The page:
Pennsylvania Supreme Court Enforces Household Vehicle Exclusion in Automobile Policy
In 2018, Albert Mione (“Mione”) was in a collision while operating his motorcycle. Mione’s motorcycle was insured by Progressive Insurance, under a policy that did not include UM/UIM coverage (“the motorcycle policy”). Albert and his wife Lisa (“the Miones”) jointly owned a car, which was insured by Erie Insurance on a single-vehicle policy that included UM/UIM coverage with stacking (“the automobile policy”). Mione’s adult daughter Angela also lived in the couple’s home, and she too owned a car, which Erie insured on a single-vehicle policy (“Angela’s policy”). Both of the Erie policies contained household vehicle exclusions barring UM/UIM coverage for injuries sustained while operating a household vehicle not listed on the policy under which benefits are sought.
After Mione’s motorcycle collision, the Miones sought benefits from the at-fault driver’s insurance company, which paid out the policy’s maximum benefit. The Miones then tried to recover UIM benefits from Erie under both the automobile policy and Angela’s policy. Erie denied coverage for both claims, citing the household vehicle exclusions in the policies. The company then filed suit in the Lehigh County Court of Common Pleas seeking a declaratory judgment that it was not required to pay the Miones UIM benefits under either of the policies.
Erie eventually filed a motion for judgment on the pleadings, which the trial court granted. The court noted that “the facts in this case are nearly identical to the facts in” Eichelman v. Nationwide Insurance Co., 711 A.2d 1006 (Pa. 1998), where this Court rejected the argument that household vehicle exclusions are per se unenforceable on public policy grounds. The trial court reasoned that the household vehicle exclusion in the Miones’ automobile policy was unambiguous and enforceable. Like the Eichelman court, the trial court emphasized that Mione had waived UIM coverage for his motorcycle, meaning that the public policy of cost containment would be furthered by enforcing the household vehicle exclusion.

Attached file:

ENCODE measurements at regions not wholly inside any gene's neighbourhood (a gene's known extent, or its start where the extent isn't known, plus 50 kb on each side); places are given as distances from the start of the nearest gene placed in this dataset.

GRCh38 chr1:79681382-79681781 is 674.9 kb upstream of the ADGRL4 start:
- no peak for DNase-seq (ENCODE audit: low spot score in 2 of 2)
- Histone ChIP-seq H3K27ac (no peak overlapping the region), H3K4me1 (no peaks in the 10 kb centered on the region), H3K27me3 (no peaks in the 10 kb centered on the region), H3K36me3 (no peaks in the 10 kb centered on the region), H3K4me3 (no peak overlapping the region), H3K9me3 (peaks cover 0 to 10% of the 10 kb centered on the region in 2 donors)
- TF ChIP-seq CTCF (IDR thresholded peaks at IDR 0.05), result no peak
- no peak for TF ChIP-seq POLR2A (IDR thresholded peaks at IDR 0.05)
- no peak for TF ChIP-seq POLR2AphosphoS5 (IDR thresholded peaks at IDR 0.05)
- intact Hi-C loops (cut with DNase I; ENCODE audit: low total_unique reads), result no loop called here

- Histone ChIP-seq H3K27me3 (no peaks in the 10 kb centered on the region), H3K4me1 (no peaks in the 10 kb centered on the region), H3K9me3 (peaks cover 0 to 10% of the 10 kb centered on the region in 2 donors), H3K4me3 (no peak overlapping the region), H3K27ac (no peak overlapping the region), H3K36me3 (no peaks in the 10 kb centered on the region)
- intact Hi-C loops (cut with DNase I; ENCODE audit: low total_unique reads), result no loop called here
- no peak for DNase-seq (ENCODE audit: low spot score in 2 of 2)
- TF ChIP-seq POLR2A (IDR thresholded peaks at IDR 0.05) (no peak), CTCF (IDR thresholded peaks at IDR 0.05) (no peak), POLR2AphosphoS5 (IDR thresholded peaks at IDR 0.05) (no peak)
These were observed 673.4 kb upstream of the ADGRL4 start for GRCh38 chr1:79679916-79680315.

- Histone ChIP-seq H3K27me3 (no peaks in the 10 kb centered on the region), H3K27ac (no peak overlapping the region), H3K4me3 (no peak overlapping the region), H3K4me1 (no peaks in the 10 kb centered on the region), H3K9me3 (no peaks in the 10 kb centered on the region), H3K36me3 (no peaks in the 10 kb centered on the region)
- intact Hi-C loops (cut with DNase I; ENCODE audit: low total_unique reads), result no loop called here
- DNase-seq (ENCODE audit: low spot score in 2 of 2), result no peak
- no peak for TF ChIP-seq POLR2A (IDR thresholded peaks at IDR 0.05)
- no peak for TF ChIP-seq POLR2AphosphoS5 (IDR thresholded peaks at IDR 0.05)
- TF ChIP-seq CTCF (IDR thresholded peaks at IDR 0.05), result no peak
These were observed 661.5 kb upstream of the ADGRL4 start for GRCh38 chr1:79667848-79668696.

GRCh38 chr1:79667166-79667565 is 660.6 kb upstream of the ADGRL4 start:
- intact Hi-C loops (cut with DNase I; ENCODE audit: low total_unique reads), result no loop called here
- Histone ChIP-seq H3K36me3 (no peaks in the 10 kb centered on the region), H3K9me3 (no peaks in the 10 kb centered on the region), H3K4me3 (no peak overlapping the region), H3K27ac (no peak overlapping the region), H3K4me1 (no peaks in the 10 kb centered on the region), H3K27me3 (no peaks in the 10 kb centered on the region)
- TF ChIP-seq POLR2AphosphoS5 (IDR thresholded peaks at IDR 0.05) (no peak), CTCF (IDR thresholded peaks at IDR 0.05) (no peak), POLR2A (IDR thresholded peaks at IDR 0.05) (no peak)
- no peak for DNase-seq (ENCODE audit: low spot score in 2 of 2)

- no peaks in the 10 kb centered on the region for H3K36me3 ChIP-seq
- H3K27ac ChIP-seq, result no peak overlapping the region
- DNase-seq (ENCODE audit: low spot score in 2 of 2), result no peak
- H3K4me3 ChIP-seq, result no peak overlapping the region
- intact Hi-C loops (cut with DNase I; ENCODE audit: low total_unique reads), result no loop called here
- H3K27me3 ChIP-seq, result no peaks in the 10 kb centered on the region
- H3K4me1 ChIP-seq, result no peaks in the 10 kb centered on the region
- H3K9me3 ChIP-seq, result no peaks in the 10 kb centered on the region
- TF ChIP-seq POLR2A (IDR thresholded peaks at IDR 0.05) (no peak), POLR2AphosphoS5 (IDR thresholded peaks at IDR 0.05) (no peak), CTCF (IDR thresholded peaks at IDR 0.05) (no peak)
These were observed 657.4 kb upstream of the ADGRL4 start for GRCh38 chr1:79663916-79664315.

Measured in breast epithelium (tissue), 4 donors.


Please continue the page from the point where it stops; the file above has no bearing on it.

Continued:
The trial court rejected the Miones’ argument that the Supreme Court’s ruling in Gallagher v. GEICO Indem. Co., 650 Pa. 600, 613, 201 A.3d 131, 138 (2019), sub silentio overruled Eichleman when it held that the household vehicle exclusion violates the MVFRL; and therefore, is unenforceable as a matter of law. However, the trial court distinguished Gallagher, noting that Mione lacked UM/UIM coverage on his motorcycle, whereas the insured in Gallagher had purchased UM/UIM coverage for his motorcycle. On appeal, the Pennsylvania Superior Court affirmed the trial court’s decision explaining that “Gallagher only invalidated household exclusions in cases where they are used to circumvent Section 1738’s specific requirements for waiving stacking.”
On appeal, the Supreme Court analyzed Section 1738 of the MVFRL, which states that, when multiple vehicles are insured under one or more policies, any UM/UIM coverage is stacked by default. This means that the amount of coverage “shall be the sum of the limits for each motor vehicle as to which the injured person is an insured.” While stacked coverage is the default, an insured nevertheless may waived stacked coverage limits by signing a written waiver form, the text of which is dictated by Subsection 1738(d). The Supreme Court affirmed the lower courts’ decisions because there was no UM/UIM coverage on Mione’s motorcycle policy, the Miones’ claim under the automobile policy did not implicate the rules for waiving stacking in writing found under 75 Pa. C.S.A. §1738, (or Gallagher), since there is no underlying coverage upon which to “stack” the automobile policy. The Court further explained because the Miones were not attempting to stack UIM benefits from the household policies on top of UIM benefits from the motorcycle policy, Section 1738’s rules for waiving stacking—which were the basis for this Court’s decision in Gallagher—were not implicated. Erie Ins. Exchange v. Mione, No. 89 MAP 2021 (Pa. Feb. 15, 2023).